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Afghanistan: Art Finds Refuge In Switzerland While Awaiting Return Home

Afghanistan's National Museum in Kabul is in ruins, with most of its artifacts destroyed by the Taliban or looted during factional fighting. But some of the museum's archaeological and historical treasures have been preserved, thanks to individuals who smuggled them out of the country to safety. Some of the rescued artifacts are now housed in a small village in the Swiss Alps until they can be returned home.

Prague, 23 April 2002 (RFE/RL) -- Twenty-three years of war have seen Afghanistan's archaeological and artistic heritage subjected to every attack imaginable.

Throughout the conflicts, which include the 1979 to 1989 Soviet-Afghan war and decades of subsequent factional fighting, pilferers have taken advantage of the chaos to loot archaeological sites and museums. "The New York Times" recently reported that, by some estimates, 70 percent of the collection at the National Museum in Kabul was plundered for sale on the international market.

Most recently, during the Taliban era, the destruction of many forms of art became the goal of the country's rulers themselves. The fundamentalist militia regarded depictions of human and animal forms as blasphemous attempts to imitate God's creation, and destroyed artwork with such representations.

The most famous art victims of the Taliban's five-year rule, which ended late last year, were the 1,000-year-old giant Buddhas in Afghanistan's central Bamiyan Province. But the militia also ransacked the remaining collections in Kabul's National Museum, which had spanned thousands of years -- from the artifacts of early cave-dwellers to artwork reflecting the country's Greek, Hindu, Buddhist, and Islamic influences. Paintings in Kabul's national art gallery suffered the same fate.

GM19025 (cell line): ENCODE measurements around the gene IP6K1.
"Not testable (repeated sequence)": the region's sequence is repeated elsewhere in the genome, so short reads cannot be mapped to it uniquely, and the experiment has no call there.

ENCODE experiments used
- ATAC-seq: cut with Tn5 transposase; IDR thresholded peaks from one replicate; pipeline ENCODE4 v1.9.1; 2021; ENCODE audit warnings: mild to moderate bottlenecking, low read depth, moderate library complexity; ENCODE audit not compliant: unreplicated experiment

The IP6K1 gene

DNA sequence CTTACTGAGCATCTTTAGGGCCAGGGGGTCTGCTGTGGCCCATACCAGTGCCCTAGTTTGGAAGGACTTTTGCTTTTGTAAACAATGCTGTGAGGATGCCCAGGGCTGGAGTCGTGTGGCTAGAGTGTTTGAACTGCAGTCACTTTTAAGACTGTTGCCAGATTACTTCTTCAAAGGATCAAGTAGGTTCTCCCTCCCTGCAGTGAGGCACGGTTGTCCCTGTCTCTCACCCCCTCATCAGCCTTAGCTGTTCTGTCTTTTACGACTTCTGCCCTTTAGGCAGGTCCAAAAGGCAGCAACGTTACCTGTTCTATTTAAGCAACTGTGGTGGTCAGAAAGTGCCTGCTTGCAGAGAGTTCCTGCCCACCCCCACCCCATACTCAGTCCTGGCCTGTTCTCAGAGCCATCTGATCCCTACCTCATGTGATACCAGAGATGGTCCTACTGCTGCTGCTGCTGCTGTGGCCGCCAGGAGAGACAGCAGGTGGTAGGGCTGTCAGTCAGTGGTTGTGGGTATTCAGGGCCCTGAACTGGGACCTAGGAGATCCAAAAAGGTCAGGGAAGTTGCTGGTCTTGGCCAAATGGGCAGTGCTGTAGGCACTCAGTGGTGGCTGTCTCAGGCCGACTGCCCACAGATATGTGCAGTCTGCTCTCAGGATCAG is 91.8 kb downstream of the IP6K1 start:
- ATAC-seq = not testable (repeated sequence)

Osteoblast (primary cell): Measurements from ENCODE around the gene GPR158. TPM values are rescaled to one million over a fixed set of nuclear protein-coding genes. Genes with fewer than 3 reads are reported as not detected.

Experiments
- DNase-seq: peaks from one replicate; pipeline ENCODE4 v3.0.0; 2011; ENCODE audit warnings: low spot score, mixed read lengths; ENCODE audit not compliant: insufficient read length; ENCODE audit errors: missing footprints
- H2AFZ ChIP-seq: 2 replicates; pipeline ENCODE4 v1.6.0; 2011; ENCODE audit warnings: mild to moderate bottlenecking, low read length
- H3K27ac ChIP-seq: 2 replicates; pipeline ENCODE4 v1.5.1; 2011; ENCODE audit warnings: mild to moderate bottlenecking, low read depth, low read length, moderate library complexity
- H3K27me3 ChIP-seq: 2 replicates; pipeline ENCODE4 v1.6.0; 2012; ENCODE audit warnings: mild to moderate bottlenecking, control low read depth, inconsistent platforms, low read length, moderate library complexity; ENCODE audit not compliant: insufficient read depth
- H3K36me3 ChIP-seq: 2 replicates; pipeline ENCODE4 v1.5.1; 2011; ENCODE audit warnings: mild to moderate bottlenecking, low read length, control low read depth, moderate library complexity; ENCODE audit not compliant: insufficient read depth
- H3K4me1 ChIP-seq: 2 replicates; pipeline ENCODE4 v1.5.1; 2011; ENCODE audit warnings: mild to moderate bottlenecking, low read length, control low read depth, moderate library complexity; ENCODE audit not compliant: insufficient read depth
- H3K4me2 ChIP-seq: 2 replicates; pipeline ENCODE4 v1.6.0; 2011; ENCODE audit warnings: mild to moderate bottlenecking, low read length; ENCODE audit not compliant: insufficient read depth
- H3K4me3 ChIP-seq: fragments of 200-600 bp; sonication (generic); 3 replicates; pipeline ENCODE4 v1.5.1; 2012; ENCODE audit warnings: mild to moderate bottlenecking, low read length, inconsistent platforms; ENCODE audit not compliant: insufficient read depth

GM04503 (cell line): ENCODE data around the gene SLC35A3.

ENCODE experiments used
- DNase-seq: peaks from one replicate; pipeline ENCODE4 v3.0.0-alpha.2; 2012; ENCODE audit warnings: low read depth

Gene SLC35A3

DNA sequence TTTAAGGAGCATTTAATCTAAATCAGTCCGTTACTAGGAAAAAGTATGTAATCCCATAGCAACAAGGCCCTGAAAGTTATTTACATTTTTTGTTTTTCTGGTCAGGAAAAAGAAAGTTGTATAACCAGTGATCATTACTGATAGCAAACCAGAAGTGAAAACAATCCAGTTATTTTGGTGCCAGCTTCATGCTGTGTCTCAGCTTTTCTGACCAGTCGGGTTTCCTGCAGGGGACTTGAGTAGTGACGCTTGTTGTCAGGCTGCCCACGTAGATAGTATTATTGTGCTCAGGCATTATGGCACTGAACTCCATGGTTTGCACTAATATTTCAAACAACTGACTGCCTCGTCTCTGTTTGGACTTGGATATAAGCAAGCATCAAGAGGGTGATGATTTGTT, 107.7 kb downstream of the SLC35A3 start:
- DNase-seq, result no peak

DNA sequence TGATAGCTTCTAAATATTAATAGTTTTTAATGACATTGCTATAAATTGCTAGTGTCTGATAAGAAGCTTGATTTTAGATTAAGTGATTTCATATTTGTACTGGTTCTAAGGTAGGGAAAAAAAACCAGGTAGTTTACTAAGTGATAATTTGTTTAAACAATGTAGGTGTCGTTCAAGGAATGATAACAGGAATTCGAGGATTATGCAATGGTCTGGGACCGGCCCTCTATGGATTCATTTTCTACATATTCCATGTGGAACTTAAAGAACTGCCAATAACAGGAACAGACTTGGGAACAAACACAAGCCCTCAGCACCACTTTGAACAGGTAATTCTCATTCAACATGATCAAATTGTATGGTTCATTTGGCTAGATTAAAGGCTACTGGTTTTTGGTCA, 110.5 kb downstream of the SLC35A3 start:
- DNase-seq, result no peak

Still, despite the best efforts of the Taliban and of art thieves, some antiquities did survive, thanks to curators and others who risked their lives to hide artwork or send it out of the country to safety. The same people preserved crates of smashed statuary in hopes that one day the priceless works could be reassembled.

Some of the rescued artwork has found a sanctuary at an Afghan "museum-in-exile" in a small village in the Swiss Alps. The museum -- in the village of Bubendorf, near Basel -- was founded by a Swiss architect who has turned his home into a safe-haven for Afghanistan's antiquities.

RFE/RL recently spoke with the museum's creator, Paul Bucherer-Dietschi, about how he became involved in the effort.

Bucherer-Dietschi said he was asked to provide a safe haven for the artwork by people whom he first met in Afghanistan in the 1960s, when he was a student there. Many of his colleagues later assumed responsible posts in Afghan society and tried to use their positions to protect the country's artwork from devastation.

He says the art rescuers at first hoped to export large quantities of endangered material legally from Afghanistan to Switzerland. But the effort was stymied by legal restrictions on sending art abroad, limiting rescuers to sending out what they could by stealth.